Saturday, October 12, 2013

Reclaimed: Guest Post


My Journey as a Writer by Sarah Guillory

I’ve wanted to be an author for as long as I can remember. I fell in love with reading at a very young age, and the desire to one day pen my own stories was immense. I imagined myself sitting in a sunlit office, surrounded my windows and leather-bound books, words dripping from my fingers like honey. 

Then I received my first rejection. I was nine years old. 

 I was in the gifted program at my school, and our teacher entered us all in a nationwide children’s book contest. We had to write and illustrate our own stories. (I cannot draw. At all. Not even stick figures.) And my story wasn’t that original. It was about some country cats who accidently find themselves on a milk truck and wind up in the city. 

I didn’t win the contest. I didn’t even get honorable mention. No one from our school did. Probably no one from our state did. But I decided, at the ripe old age of nine, that I wasn’t talented or creative enough to be a writer. 

 See, I was reading the Bronte sisters and Laura Ingalls Wilder at the time. Madeline L’Engle. Pat O’Shea’s The Hounds of the Morrigan. (Which is still one of my favorites.) At nine years old, I compared myself to these adult writers, to these brilliant writers, and I determined that I wasn’t good enough. 

 I followed other aspirations. I still loved to read, and I still wrote from time to time, keeping it hidden in a locked diary underneath my bed. I went off to college, got married, started teaching high school English because I knew I wanted a life filled with books. But I still wrote, in notebooks I kept hidden from view, as if I were stashing porn instead of my own words. 

 I didn’t want anyone to know I wrote, because I didn’t want anyone to think that I actually thought I was good at it. Because I wasn’t. 

 I was embarrassed by my own words, mortified at how sloppy and cliché and trite they were. I thought writers penned poignant literature as a first draft. 

 It wasn’t until I read Writing Down the Bones, it wasn’t until a published author told me that I had permission to suck, that I actually realized that it was okay to love to write, even if I wasn’t good at it. I was the most liberating experience of my life. 

 I began to write lots of sucky words. I abandoned some of them. I have notebooks filled with really horrible sentences and scenes, an entire file cabinet filled with scribblings. But then, one day, I had a book. A really horribly written book, but a finished book that I revised and made less horrible. And revised again and made better. I trunked that novel, as it was a great first attempt but nothing special. But my second manuscript turned into RECLAIMED. And on October 15th, that book will sit on bookstore shelves.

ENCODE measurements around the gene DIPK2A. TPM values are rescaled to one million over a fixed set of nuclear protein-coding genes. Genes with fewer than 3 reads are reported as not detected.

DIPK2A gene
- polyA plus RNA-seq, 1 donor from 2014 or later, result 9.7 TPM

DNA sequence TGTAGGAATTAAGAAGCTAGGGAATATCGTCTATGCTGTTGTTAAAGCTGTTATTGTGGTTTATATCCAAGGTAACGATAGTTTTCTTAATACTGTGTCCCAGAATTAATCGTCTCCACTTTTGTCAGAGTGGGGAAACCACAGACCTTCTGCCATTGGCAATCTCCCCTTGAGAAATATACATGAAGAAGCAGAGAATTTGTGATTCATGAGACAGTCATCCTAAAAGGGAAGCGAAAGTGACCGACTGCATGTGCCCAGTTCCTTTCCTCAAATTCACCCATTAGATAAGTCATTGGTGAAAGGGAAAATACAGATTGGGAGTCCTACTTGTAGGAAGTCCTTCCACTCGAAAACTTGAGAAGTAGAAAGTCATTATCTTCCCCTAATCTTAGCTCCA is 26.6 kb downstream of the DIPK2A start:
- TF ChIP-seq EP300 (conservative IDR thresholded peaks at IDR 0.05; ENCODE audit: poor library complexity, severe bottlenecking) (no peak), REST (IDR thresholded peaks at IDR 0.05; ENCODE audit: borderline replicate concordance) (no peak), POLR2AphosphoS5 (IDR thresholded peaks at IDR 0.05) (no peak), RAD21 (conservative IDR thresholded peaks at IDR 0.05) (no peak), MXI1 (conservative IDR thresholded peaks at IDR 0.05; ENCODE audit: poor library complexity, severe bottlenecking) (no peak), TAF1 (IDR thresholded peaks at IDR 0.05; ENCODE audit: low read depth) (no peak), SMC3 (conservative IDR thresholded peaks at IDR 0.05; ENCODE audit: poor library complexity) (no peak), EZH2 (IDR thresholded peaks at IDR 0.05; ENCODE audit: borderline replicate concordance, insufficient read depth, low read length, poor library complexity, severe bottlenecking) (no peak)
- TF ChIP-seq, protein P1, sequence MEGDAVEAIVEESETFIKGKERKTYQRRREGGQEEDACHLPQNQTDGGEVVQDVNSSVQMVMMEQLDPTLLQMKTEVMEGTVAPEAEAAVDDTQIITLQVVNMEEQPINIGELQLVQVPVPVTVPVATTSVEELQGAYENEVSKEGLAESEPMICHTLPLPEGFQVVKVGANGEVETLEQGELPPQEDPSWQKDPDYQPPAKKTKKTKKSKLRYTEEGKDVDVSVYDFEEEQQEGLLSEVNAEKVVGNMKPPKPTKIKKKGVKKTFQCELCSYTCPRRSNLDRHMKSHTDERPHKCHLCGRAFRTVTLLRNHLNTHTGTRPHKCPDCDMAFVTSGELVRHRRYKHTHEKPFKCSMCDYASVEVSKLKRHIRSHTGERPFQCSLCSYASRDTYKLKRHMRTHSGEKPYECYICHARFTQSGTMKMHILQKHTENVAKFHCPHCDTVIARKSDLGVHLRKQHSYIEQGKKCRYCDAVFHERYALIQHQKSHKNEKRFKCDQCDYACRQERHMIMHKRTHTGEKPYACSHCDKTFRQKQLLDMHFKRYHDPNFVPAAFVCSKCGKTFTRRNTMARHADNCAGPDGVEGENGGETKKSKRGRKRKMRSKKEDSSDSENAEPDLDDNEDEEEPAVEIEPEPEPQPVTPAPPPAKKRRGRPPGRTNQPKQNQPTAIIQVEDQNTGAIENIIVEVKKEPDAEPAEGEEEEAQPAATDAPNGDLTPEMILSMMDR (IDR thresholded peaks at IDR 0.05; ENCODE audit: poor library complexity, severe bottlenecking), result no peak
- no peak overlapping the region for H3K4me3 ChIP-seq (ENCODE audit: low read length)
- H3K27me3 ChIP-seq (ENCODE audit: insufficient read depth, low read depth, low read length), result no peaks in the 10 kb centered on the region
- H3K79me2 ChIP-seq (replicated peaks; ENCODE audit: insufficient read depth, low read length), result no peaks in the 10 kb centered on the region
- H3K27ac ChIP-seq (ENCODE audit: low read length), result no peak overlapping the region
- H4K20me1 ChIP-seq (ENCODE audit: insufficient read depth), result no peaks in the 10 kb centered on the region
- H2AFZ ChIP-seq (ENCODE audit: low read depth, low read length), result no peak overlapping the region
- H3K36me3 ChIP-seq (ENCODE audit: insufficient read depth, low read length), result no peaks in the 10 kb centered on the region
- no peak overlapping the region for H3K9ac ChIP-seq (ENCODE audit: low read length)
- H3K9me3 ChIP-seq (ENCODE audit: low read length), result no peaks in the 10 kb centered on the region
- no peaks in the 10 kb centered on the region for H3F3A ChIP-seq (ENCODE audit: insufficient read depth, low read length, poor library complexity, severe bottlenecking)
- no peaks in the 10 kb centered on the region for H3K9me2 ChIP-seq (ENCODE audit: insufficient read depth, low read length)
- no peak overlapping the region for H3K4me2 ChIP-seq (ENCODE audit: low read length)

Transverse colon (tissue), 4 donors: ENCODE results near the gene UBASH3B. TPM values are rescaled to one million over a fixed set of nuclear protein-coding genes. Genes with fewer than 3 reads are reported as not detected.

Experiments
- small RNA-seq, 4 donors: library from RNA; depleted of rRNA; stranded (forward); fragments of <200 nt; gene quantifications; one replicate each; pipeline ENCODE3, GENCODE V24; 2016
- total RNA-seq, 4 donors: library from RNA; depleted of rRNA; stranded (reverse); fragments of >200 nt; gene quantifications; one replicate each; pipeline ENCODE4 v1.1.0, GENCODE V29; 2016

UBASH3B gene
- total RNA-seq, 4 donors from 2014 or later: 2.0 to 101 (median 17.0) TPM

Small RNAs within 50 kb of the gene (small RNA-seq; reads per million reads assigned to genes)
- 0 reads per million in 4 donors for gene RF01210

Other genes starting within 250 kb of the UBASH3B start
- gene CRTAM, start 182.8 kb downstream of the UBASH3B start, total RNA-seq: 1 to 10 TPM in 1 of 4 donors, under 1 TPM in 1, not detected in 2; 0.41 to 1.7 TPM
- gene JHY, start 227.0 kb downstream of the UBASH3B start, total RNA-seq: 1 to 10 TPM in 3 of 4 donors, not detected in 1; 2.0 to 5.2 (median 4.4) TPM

Because as an adult, there was one lesson I learned that made all of this possible: Dreams don’t fall into your lap while you’re sitting around thinking about them. You have to work your ass off. 

 Get writing.

About the Novel


Jenna Oliver doesn’t have time to get involved with one boy, let alone two.

All Jenna wants is to escape her evaporating small town and her alcoholic mother. She's determined she'll go to college and find a life that is wholly hers—one that isn't tainted by her family's past. But when the McAlister twins move to town and Jenna gets involved with both of them, she learns the life she planned may not be the one she gets.

Ian McAlister doesn't want to start over; he wants to remember.

Ian can’t recall a single thing from the last three months—and he seems to be losing more memories every day. His family knows the truth, but no one will tell him what really happened before he lost his memory. When he meets Jenna, Ian believes that he can be normal again because she makes not remembering something he can handle.

The secret Ian can’t remember is the one Luke McAlister can’t forget.

Luke has always lived in the shadow of his twin brother until Jenna stumbles into his life. She sees past who he’s supposed to be, and her kiss brings back the spark that life stole. Even though Luke feels like his brother deserves her more, Luke can’t resist Jenna—which is the trigger that makes Ian's memory return.

Jenna, Ian, & Luke are about to learn there are only so many secrets you can keep before the truth comes to reclaim you.


About the Author


Sarah Guillory is a YA author. In addition, she teaches sophomore English and loves that they pay her to fan girl over books and authors and to watch her students fall in love with the written word. Sarah lives in Louisiana with her husband and ridiculously spoiled bloodhound. RECLAIMED is her debut novel.


About the Blog Tour

October 1 -  Book Review - Jenuine Cupcake Blogspot 
October 2 - Book Review - WhoRuBlog  
October 3 - Author Interview - Queen Ella Bee  
October 4 - Book Review - K-Books  
October 5 - Guest Post - A Dream Within A Dream  
October 6 -  Guest Post - Wastepaper Prose  
October 7 - Guest Post - Supernatural Snark  
October 8 -  Author Interview - A Book and a Latte  
October 9 -  Book Review - Fiction Fare  
October 10 -  Author Interview - Met In Eleven  
October 11 -  Guest Post - Book Savvy  
October 12 -  Guest Post - Reading Lark 
October 13 - Guest Post - Portrait of a Book 
October 14 -  Character Interview & Review - Swoony Boys Podcast 

1 comment:

  1. You're story is so inspiring. I'm still in the "work your ass off" stage of writing my first novel. Writing Down the Bones is my favorite writing book. It gave me the push to keep scribbling until something good wiggled from my pen. Thanks for sharing!

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